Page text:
By Clare Curran
Our young people will have to work within a vastly different landscape than previous generations.
They will also inherit what we leave them and, with that in mind, I believe that without changes to our education system and to our social priorities we are at risk of our kids being unable to compete in the new global environment.
I have spent quite a bit of time lately thinking about the form education needs to take to prepare our children for the changing world after they leave school.
In almost every industry sector, technological competence will not just be desirable but essential.
During the Government’s short lived attempt to increase class sizes in our schools I met with a number of local principals and teachers. Of particular concern was the loss of staff and resources to provide the subjects of woodwork, metalwork, home economics and computing, so I congratulate all those who stood up for what they believe in and showed that people can change Government policy when they work together.
The Government, in its ‘wisdom’ backed down. Why it ever thought doing away with tech teachers was a good idea is beyond me.
This week I took part in NetHui 2012. It brought together more than 600 people (both professionals and others) who are passionate about technology and what it can do for this country.
Interestingly many of the sessions focused on education - from accessible technology and digital literacy through to sustainable practices in schools. There is an increasing awareness and growing push towards ensuring our kids are prepared for the digital world they will inherit.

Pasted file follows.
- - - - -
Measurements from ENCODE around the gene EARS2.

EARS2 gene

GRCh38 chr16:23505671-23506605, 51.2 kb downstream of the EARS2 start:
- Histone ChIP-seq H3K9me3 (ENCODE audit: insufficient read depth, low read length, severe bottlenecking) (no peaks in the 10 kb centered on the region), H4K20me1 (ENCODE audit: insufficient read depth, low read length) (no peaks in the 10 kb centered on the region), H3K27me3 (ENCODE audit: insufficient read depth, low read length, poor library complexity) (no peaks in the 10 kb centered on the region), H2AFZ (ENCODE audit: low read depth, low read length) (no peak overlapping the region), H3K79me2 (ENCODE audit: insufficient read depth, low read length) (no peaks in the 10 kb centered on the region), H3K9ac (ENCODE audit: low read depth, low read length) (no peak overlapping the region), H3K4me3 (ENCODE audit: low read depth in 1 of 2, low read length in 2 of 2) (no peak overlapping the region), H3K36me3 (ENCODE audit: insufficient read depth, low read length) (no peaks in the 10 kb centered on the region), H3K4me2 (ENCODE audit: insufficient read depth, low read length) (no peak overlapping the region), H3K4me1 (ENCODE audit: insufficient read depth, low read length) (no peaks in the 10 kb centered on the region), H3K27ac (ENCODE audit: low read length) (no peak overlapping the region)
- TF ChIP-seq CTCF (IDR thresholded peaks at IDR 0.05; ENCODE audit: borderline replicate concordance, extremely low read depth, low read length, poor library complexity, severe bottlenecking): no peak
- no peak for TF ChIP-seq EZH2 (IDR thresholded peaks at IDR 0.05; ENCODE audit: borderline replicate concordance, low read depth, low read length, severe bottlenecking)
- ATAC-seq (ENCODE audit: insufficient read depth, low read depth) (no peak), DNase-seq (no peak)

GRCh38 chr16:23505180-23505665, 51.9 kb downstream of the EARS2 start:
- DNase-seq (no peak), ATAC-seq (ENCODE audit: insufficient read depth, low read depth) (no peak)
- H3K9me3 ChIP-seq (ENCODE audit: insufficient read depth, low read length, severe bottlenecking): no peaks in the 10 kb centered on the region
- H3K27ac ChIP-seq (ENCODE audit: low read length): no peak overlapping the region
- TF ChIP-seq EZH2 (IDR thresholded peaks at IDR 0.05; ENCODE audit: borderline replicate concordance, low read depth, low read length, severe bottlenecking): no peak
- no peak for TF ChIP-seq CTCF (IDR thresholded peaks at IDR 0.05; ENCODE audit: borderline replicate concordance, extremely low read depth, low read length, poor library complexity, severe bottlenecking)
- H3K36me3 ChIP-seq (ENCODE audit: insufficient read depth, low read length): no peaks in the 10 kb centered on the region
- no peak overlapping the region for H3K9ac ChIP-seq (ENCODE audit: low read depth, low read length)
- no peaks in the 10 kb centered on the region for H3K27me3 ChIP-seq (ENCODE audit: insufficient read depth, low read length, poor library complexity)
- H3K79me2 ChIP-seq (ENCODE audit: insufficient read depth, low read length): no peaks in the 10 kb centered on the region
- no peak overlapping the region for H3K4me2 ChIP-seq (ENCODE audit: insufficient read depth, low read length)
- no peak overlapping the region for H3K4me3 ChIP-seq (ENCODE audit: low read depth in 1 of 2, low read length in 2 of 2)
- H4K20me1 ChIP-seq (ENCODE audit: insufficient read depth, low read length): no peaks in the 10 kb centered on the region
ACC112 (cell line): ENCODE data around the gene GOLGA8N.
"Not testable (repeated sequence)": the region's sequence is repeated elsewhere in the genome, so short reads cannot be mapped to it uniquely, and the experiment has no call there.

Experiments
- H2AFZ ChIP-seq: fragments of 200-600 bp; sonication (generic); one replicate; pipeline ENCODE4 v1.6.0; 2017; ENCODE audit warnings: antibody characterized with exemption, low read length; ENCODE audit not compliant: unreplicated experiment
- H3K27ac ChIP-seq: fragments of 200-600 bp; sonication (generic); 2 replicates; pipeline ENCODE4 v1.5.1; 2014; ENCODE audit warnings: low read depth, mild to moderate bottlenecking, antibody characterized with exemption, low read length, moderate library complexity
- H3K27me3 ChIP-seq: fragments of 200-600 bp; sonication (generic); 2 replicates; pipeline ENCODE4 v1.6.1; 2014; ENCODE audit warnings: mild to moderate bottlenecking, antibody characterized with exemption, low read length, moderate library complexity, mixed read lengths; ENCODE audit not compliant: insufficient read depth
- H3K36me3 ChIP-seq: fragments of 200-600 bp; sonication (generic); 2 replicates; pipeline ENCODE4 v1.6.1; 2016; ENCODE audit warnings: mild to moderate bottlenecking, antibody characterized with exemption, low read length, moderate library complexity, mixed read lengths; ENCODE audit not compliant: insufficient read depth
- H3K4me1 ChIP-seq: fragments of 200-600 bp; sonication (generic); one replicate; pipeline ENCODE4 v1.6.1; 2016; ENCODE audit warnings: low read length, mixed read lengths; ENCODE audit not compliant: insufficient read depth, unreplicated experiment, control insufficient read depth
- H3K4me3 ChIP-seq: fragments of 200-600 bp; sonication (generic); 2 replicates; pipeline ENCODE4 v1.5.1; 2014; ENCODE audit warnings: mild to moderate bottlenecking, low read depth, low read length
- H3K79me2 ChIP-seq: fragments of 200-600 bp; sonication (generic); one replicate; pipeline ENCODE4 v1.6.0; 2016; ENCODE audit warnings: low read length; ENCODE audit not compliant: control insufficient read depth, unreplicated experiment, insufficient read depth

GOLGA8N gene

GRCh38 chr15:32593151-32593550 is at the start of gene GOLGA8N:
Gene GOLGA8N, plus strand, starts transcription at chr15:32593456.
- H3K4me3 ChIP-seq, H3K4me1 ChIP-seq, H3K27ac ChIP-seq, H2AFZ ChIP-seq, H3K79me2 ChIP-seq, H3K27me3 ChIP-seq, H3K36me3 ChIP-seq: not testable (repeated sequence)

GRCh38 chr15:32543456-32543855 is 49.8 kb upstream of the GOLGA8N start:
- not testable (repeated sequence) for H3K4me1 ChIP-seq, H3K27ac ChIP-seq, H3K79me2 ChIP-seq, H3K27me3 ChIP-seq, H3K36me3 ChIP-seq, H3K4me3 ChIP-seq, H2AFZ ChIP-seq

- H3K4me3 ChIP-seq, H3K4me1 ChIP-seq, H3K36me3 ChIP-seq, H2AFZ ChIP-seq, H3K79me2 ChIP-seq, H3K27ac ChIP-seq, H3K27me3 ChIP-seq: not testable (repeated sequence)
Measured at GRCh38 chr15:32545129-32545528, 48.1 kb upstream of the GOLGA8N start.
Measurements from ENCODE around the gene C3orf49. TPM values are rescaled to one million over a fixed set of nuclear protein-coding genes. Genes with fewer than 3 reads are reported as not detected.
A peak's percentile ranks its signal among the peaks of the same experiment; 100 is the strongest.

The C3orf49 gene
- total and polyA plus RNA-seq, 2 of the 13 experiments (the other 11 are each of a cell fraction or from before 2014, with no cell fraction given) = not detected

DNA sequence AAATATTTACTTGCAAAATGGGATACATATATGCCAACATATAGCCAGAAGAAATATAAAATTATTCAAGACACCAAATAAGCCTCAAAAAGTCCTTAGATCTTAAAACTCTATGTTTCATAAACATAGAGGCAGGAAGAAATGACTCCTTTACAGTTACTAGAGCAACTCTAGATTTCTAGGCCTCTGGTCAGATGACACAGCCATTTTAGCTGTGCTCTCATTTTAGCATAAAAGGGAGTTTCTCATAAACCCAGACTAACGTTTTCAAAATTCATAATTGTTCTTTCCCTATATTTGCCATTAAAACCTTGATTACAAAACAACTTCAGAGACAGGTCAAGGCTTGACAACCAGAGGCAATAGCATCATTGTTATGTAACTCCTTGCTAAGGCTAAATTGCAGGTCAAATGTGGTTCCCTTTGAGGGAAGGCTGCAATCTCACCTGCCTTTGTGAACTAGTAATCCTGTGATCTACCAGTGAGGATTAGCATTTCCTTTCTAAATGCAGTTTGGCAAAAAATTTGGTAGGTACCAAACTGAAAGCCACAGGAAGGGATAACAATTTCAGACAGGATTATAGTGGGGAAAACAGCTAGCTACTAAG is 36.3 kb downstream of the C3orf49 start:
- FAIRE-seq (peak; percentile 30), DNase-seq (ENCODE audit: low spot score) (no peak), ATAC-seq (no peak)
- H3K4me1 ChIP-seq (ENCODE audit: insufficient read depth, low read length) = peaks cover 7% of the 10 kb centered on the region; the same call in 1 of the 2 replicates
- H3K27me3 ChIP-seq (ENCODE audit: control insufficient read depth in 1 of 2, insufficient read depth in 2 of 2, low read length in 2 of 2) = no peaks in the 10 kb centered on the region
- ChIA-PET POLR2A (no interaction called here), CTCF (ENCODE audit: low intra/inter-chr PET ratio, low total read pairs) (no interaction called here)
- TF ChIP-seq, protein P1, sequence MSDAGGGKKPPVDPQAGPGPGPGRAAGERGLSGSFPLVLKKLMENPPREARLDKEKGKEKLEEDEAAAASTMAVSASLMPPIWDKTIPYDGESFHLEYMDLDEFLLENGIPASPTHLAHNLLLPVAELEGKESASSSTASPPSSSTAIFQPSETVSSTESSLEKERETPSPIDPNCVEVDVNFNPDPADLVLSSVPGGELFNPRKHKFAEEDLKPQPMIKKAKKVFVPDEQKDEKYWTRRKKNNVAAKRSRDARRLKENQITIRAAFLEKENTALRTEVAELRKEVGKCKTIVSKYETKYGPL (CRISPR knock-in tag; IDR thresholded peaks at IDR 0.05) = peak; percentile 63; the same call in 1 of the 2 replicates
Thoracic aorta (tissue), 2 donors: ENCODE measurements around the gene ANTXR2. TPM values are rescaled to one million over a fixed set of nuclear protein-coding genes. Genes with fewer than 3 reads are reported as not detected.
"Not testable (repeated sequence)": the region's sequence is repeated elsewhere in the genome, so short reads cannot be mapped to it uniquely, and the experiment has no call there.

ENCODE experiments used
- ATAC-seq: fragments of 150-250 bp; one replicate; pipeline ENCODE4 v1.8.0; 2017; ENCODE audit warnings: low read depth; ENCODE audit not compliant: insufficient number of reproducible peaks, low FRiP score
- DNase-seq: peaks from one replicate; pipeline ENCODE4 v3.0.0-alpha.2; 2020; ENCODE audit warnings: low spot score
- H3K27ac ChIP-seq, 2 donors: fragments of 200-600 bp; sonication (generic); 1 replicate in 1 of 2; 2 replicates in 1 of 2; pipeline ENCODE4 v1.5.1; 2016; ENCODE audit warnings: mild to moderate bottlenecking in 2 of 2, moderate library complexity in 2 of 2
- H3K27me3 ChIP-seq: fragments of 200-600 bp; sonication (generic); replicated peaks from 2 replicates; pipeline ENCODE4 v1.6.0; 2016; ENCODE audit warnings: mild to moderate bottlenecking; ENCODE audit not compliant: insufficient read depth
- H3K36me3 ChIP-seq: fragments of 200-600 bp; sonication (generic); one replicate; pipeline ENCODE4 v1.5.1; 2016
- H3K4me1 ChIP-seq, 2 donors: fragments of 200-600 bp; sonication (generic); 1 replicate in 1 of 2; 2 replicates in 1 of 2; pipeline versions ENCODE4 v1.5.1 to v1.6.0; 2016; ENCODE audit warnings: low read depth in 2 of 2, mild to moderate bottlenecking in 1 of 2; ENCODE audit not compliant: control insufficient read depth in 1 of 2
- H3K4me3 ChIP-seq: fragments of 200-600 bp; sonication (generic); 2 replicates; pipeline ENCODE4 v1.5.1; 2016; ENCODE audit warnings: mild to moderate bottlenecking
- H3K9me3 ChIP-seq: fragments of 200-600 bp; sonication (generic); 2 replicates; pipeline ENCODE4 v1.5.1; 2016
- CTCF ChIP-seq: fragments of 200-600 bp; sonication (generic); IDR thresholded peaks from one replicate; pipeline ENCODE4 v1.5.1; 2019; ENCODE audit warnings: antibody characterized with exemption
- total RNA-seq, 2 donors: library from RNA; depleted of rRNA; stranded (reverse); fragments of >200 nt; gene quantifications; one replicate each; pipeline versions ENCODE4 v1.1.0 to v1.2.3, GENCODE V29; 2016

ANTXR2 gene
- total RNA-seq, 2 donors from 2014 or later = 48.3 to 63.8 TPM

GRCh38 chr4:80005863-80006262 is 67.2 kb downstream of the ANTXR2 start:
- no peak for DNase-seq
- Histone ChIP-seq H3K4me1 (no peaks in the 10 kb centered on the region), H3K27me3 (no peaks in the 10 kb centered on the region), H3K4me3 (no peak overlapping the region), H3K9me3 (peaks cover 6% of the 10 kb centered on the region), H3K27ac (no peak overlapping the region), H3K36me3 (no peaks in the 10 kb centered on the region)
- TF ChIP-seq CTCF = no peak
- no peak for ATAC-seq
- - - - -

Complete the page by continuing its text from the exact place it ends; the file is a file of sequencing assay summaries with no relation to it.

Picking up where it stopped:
But there are some obstacles. Pupils at our lower-decile schools may miss out by not being able to afford access to technology at school or at home.
They, as much as anyone, need that if they are to join other highly-skilled workers of the future. We can’t let it happen.
As part of a Parliamentary Inquiry into 21st Century Learning Environments and Digital Literacy, I am pushing for a commitment from the Government to implement some real changes to our education system so those kids get the schooling they need.
Children have also been on the receiving end of another of the Government’s bad decisions recently – the closing down of TVNZ7. Just as technology teachers have an important role in educating our kids, so too does a good public broadcaster.
TVNZ7 screened New Zealand content, educated and informed us, and allowed us - as Kiwis - to have our voices heard. In this constantly evolving digital environment, we need to have access to content that does all those things.
Unfortunately, despite more than 36,000 New Zealanders signing a petition to try and keep TVNZ7 (among them three generations of one family including a young boy who was extremely disappointed to be losing his favourite channel), the government wasn’t listening.
The world our kids are entering into is very different from previous generations. We all need to work together to make our legacy and our children’s future something we can take pride in.
Clare Curran is Labour MP for Dunedin South and Broadcasting, Communications and IT Spokesperson